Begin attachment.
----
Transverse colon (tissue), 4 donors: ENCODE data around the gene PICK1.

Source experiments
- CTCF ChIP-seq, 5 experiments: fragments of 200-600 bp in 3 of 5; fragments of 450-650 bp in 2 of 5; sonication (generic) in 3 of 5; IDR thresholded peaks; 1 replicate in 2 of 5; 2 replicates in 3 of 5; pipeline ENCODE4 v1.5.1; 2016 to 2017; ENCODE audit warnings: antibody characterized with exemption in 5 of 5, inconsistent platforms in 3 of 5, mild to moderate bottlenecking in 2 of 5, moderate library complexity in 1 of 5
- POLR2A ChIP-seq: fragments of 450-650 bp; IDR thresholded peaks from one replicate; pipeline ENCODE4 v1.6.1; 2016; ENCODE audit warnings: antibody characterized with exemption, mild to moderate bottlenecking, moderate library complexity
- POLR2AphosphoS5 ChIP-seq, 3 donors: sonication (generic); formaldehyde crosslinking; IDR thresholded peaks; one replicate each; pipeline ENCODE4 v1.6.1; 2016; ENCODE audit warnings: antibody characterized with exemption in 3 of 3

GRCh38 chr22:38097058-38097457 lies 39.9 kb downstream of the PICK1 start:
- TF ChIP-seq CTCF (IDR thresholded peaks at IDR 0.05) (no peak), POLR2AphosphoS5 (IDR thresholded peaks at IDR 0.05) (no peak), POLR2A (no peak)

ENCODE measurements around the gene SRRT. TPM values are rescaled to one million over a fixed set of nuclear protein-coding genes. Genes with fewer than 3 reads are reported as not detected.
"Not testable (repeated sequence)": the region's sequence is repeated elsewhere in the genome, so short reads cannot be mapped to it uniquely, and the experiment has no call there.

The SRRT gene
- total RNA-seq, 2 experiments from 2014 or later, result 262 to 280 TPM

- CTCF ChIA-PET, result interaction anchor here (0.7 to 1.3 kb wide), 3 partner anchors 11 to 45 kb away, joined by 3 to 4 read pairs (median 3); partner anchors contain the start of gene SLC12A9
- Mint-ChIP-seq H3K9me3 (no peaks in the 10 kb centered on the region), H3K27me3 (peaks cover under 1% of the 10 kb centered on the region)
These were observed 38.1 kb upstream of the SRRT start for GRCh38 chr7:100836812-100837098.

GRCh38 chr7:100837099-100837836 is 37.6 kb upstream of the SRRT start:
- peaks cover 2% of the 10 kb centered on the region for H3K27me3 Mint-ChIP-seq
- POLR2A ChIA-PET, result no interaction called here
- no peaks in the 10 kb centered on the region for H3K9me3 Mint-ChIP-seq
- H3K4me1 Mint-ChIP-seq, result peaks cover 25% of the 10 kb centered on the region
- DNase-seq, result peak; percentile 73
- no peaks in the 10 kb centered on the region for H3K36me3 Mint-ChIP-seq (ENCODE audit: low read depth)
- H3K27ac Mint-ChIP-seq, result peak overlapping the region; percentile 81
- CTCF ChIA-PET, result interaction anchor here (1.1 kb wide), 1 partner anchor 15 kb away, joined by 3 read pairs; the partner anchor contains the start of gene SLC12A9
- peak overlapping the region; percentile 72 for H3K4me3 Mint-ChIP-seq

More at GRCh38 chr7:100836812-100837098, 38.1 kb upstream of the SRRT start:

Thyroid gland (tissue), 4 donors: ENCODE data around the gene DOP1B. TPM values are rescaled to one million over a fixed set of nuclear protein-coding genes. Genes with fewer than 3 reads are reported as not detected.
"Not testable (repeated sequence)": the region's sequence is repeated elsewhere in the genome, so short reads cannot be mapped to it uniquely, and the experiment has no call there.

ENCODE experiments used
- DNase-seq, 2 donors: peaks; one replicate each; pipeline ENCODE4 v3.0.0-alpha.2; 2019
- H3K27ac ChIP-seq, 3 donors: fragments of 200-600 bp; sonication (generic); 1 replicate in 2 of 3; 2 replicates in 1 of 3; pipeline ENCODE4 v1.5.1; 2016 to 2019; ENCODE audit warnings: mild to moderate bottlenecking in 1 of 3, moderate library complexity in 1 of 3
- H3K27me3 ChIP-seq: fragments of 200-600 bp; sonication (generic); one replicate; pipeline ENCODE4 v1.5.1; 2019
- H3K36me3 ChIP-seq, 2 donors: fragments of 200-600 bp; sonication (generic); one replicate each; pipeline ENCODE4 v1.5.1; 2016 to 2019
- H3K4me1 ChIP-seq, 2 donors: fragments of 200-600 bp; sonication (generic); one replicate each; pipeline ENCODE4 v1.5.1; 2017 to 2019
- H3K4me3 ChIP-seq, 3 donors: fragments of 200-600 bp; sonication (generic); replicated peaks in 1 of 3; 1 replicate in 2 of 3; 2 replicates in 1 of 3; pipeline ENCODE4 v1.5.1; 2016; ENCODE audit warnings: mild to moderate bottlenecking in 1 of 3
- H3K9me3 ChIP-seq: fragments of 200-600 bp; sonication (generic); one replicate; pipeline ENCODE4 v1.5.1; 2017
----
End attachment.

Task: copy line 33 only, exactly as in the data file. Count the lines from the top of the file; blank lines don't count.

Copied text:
- H3K4me1 ChIP-seq, 2 donors: fragments of 200-600 bp; sonication (generic); one replicate each; pipeline ENCODE4 v1.5.1; 2017 to 2019